Spinto

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Spinto (from Italian, "pushed") is a vocal term used to characterize a soprano or tenor voice of a weight between lyric and dramatic that is capable of handling large musical climaxes in opera at moderate intervals. (Sometimes the terms lirico-spinto or jugendlich-dramatisch are used to denote this category of voice.) [1]

A soprano[soˈpraːno] is a type of classical female singing voice and has the highest vocal range of all voice types. The soprano's vocal range (using scientific pitch notation) is from approximately middle C (C4) = 261 Hz to "high A" (A5) = 880 Hz in choral music, or to "soprano C" (C6, two octaves above middle C) = 1046 Hz or higher in operatic music. In four-part chorale style harmony, the soprano takes the highest part, which often encompasses the melody. The soprano voice type is generally divided into the coloratura, soubrette, lyric, spinto, and dramatic soprano.

A tenor is a type of classical male singing voice whose vocal range lies between the countertenor and baritone voice types. It is one of the highest of the male voice types. The tenor's vocal range extends up to C5. The low extreme for tenors is roughly A2 (two As below middle C). At the highest extreme, some tenors can sing up to the second F above middle C (F5). The tenor voice type is generally divided into the leggero tenor, lyric tenor, spinto tenor, dramatic tenor, heldentenor, and tenor buffo or spieltenor.

A lyric soprano is a type of operatic soprano voice that has a warm quality with a bright, full timbre that can be heard over an orchestra. The lyric soprano voice generally has a higher tessitura than a soubrette and usually plays ingenues and other sympathetic characters in opera. Lyric sopranos have a range from approximately middle C (C4) to "high D" (D6). This is the most common female singing voice. There is a tendency to divide lyric sopranos into two groups: light and full.

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The spinto voice type is recognisable by its tonal "slice" or squillo. This enables the singer to cut through the wall of sound produced by a full Romantic orchestra in a wide variety of roles, excluding only the most taxing ones written by the likes of Richard Wagner (such as Brünhilde, Isolde, Tristan and Siegfried), Giacomo Meyerbeer (John of Leyden), Verdi (Otello), Puccini (Turandot, Calaf) and Richard Strauss (Elektra).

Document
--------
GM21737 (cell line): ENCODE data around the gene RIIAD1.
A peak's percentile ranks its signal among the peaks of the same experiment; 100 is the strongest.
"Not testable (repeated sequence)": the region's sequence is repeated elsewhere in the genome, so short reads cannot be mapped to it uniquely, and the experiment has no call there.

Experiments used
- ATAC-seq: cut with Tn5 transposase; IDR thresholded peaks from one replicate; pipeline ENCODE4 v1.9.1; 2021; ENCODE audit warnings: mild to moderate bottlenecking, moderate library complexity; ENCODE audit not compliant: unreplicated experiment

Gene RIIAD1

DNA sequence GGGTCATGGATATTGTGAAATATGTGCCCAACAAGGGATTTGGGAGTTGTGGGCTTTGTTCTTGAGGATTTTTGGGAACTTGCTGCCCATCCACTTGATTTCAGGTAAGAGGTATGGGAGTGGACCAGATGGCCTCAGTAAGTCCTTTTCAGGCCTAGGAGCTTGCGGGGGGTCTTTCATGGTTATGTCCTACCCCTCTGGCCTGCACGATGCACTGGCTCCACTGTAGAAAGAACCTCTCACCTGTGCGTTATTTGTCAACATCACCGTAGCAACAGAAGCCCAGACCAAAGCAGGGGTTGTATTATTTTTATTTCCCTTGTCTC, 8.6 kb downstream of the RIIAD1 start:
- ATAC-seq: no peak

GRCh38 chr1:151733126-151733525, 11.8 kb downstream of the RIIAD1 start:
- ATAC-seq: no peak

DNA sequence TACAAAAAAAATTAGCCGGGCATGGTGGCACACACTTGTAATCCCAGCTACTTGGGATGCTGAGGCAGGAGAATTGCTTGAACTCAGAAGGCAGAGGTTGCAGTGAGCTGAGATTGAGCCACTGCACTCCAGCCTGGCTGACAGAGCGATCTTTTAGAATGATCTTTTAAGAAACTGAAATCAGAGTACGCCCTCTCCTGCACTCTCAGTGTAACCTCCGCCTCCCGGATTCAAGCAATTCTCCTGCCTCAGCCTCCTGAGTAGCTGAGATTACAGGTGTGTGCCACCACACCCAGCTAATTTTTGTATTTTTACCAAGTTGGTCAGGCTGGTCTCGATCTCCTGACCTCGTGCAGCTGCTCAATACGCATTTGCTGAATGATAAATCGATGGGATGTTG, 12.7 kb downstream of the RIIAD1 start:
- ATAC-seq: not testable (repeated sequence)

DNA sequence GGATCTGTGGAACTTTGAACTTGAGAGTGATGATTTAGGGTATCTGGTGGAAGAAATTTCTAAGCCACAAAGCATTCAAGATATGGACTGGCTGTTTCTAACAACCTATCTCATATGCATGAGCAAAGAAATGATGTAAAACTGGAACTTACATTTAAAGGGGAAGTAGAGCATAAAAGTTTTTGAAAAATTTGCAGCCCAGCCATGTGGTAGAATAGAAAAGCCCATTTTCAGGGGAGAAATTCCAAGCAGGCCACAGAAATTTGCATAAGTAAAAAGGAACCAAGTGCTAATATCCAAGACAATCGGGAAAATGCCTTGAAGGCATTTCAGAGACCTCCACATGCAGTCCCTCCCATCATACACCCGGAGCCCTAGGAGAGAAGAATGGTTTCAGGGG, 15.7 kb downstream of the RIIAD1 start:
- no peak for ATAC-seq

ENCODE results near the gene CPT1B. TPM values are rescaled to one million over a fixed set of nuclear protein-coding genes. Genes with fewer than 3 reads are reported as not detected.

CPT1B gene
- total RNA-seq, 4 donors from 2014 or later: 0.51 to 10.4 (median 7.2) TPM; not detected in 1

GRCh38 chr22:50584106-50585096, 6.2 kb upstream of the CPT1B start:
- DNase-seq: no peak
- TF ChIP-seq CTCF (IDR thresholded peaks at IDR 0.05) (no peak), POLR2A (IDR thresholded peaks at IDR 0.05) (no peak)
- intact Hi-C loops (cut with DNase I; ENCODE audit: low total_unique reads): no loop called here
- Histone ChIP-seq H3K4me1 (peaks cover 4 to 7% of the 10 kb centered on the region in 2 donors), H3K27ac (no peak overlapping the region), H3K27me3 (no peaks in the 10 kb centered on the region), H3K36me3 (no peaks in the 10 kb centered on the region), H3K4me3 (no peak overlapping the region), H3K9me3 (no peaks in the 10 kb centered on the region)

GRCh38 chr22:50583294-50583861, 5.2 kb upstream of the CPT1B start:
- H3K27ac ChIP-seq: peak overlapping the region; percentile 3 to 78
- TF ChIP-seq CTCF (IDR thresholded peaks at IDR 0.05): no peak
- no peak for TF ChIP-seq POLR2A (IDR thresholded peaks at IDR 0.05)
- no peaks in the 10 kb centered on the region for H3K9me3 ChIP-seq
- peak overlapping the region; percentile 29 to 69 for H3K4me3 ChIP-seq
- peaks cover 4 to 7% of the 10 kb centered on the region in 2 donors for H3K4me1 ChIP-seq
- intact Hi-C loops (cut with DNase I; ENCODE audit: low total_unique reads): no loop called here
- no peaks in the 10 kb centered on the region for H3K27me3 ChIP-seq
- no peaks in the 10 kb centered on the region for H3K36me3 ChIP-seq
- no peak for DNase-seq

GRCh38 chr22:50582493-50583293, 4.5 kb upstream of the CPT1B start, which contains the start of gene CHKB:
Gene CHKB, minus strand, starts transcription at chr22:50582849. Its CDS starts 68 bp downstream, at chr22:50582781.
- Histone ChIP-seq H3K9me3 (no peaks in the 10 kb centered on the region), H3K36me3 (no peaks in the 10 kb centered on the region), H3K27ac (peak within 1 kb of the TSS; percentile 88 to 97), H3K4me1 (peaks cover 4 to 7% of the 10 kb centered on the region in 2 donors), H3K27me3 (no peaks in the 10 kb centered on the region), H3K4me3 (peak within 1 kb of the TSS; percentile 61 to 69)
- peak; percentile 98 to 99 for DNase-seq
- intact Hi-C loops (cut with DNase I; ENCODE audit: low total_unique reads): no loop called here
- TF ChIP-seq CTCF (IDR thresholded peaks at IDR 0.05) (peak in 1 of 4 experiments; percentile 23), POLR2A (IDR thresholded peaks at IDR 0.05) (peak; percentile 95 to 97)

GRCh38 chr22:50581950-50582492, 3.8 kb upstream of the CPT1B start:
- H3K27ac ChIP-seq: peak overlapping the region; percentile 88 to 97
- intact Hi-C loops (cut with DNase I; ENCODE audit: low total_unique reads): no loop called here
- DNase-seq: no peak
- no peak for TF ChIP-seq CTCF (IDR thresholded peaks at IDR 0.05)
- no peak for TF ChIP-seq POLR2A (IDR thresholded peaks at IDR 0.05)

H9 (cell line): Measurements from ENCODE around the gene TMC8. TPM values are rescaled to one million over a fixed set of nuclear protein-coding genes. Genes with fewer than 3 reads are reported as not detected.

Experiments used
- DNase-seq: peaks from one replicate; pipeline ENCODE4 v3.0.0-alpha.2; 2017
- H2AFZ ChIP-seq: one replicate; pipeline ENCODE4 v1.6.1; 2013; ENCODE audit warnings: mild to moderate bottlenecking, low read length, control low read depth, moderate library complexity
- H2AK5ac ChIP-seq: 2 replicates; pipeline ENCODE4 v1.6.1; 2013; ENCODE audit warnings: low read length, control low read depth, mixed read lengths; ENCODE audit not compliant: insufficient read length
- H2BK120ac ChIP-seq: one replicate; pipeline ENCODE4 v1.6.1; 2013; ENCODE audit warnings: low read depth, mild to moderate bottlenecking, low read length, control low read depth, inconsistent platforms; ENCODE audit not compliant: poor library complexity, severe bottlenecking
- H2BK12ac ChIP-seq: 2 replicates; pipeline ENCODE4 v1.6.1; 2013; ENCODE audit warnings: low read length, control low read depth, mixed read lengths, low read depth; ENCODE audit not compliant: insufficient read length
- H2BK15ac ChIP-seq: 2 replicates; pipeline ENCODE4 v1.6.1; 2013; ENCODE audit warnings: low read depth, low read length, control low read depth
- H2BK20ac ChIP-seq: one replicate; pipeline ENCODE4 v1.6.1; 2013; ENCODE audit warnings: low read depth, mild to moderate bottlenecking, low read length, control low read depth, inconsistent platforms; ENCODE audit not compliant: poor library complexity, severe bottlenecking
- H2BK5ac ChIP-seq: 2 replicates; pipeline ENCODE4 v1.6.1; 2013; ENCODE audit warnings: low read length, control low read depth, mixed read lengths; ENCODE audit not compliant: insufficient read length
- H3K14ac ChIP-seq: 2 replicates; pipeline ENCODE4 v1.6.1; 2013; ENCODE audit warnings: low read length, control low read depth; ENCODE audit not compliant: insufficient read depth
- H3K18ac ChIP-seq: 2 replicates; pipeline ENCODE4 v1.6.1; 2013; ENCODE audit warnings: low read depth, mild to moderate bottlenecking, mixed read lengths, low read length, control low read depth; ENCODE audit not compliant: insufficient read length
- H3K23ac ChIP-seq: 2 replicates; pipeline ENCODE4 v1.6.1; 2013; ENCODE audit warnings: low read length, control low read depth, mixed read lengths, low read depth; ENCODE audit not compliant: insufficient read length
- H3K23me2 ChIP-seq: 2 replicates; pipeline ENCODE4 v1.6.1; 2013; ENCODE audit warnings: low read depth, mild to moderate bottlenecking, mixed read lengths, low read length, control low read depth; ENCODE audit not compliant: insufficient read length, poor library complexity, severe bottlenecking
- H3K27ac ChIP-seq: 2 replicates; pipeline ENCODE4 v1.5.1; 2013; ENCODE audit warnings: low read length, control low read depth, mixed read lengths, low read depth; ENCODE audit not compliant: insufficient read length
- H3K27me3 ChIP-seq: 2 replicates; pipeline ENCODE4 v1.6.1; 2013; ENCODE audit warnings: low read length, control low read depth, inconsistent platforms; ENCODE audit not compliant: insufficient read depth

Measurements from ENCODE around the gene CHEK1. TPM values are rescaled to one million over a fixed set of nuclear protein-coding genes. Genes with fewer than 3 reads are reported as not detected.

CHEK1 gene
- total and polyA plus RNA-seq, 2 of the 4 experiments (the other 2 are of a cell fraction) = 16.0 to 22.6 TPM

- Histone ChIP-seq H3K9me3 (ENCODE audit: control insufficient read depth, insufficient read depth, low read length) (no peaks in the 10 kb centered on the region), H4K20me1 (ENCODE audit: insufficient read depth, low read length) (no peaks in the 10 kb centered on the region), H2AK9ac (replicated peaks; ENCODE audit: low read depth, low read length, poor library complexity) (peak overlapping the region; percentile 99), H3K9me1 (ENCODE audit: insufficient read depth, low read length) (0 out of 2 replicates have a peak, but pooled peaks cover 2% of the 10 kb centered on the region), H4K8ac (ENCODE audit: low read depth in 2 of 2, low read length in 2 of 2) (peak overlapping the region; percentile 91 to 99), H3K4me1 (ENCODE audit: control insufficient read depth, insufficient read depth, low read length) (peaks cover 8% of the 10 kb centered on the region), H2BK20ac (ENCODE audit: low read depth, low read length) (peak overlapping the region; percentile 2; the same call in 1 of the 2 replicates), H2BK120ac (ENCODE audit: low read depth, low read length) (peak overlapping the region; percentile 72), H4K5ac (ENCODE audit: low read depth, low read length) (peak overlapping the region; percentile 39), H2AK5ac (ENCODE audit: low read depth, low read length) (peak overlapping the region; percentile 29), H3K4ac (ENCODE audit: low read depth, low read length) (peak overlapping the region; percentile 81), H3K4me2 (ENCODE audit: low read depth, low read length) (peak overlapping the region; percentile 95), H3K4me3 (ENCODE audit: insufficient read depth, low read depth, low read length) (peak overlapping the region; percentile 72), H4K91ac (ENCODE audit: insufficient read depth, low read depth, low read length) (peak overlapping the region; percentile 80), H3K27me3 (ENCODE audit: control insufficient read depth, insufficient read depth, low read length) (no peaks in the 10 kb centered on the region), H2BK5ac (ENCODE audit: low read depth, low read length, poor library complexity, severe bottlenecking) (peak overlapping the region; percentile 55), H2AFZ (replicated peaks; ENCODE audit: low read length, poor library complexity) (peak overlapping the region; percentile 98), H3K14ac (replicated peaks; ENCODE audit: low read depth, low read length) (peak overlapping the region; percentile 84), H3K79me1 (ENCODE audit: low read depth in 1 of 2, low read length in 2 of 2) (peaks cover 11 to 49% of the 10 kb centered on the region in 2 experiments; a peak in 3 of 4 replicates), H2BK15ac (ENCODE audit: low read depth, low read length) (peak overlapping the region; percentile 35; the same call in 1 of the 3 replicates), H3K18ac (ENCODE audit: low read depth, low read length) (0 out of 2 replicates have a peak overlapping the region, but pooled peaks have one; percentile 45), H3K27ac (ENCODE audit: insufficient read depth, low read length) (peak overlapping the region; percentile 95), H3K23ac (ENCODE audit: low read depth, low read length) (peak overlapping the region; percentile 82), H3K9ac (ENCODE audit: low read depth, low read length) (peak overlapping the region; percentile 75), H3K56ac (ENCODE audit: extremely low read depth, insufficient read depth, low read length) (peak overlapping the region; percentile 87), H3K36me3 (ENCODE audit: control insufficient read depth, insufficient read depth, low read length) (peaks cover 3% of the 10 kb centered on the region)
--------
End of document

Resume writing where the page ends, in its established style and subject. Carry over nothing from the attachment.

A voice type classifies a singing voice by vocal range, vocal weight, tessitura, vocal timbre, vocal transition points (passaggi) like breaks and lifts, and vocal register. Voice classification was developed for European classical music and seldom applies to other kinds of singing; voice classification is in the opera to pair roles with voices. Several different voice classification systems are available to identify voice types, including the German Fach system and the choral music system among many others; no system is universally applied or accepted.

Richard Wagner German composer

Wilhelm Richard Wagner was a German composer, theatre director, polemicist, and conductor who is chiefly known for his operas. Unlike most opera composers, Wagner wrote both the libretto and the music for each of his stage works. Initially establishing his reputation as a composer of works in the romantic vein of Carl Maria von Weber and Giacomo Meyerbeer, Wagner revolutionised opera through his concept of the Gesamtkunstwerk, by which he sought to synthesise the poetic, visual, musical and dramatic arts, with music subsidiary to drama. He described this vision in a series of essays published between 1849 and 1852. Wagner realised these ideas most fully in the first half of the four-opera cycle Der Ring des Nibelungen.

Giacomo Meyerbeer German-born opera composer

Giacomo Meyerbeer was a German opera composer of Jewish birth who has been described as perhaps the most successful stage composer of the nineteenth century. With his 1831 opera Robert le diable and its successors, he gave the genre of grand opera 'decisive character'. Meyerbeer's grand opera style was achieved by his merging of German orchestra style with Italian vocal tradition. These were employed in the context of sensational and melodramatic libretti created by Eugène Scribe and were enhanced by the up-to-date theatre technology of the Paris Opéra. They set a standard which helped to maintain Paris as the opera capital of the nineteenth century.

A spinto soprano is a type of operatic soprano voice that has the limpidity and easy high notes of a lyric soprano, yet can be "pushed" on to achieve dramatic climaxes without strain. This type of voice may possess a somewhat darker timbre, too, than the average lyric soprano. It generally uses squillo to "slice" through the sound of a full orchestra, rather than singing over the orchestra like a true dramatic soprano.

<i>Carmen</i> opera in four acts by French composer Georges Bizet

Carmen[kaʁ.mɛn] is an opera in four acts by French composer Georges Bizet. The libretto was written by Henri Meilhac and Ludovic Halévy, based on a novella of the same title by Prosper Mérimée. The opera was first performed by the Opéra-Comique in Paris on 3 March 1875, where its breaking of conventions shocked and scandalized its first audiences.

<i>La bohème</i> 1896 opera by Giacomo Puccini

La bohème is an opera in four acts, composed by Giacomo Puccini to an Italian libretto by Luigi Illica and Giuseppe Giacosa, based on Scènes de la vie de bohème by Henri Murger. The world premiere of La bohème was in Turin on 1 February 1896 at the Teatro Regio, conducted by the 28-year-old Arturo Toscanini. Since then, La bohème has become part of the standard Italian opera repertory and is one of the most frequently performed operas worldwide.